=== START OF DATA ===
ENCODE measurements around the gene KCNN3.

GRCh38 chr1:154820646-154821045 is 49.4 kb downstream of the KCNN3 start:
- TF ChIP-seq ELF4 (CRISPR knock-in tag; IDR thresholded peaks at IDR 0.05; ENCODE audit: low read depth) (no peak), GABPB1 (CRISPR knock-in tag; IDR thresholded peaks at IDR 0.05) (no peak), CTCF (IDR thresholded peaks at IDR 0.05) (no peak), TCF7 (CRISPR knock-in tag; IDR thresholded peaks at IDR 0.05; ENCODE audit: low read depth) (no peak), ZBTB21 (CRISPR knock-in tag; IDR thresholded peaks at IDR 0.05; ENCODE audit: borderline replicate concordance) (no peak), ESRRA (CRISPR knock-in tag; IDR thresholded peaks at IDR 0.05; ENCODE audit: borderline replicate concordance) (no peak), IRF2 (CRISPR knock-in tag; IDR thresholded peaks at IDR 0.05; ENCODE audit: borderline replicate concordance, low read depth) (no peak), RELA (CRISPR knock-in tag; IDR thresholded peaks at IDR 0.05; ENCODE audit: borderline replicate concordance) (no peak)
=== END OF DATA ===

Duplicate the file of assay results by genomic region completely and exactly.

ENCODE measurements around the gene KCNN3.

GRCh38 chr1:154820646-154821045 is 49.4 kb downstream of the KCNN3 start:
- TF ChIP-seq ELF4 (CRISPR knock-in tag; IDR thresholded peaks at IDR 0.05; ENCODE audit: low read depth) (no peak), GABPB1 (CRISPR knock-in tag; IDR thresholded peaks at IDR 0.05) (no peak), CTCF (IDR thresholded peaks at IDR 0.05) (no peak), TCF7 (CRISPR knock-in tag; IDR thresholded peaks at IDR 0.05; ENCODE audit: low read depth) (no peak), ZBTB21 (CRISPR knock-in tag; IDR thresholded peaks at IDR 0.05; ENCODE audit: borderline replicate concordance) (no peak), ESRRA (CRISPR knock-in tag; IDR thresholded peaks at IDR 0.05; ENCODE audit: borderline replicate concordance) (no peak), IRF2 (CRISPR knock-in tag; IDR thresholded peaks at IDR 0.05; ENCODE audit: borderline replicate concordance, low read depth) (no peak), RELA (CRISPR knock-in tag; IDR thresholded peaks at IDR 0.05; ENCODE audit: borderline replicate concordance) (no peak)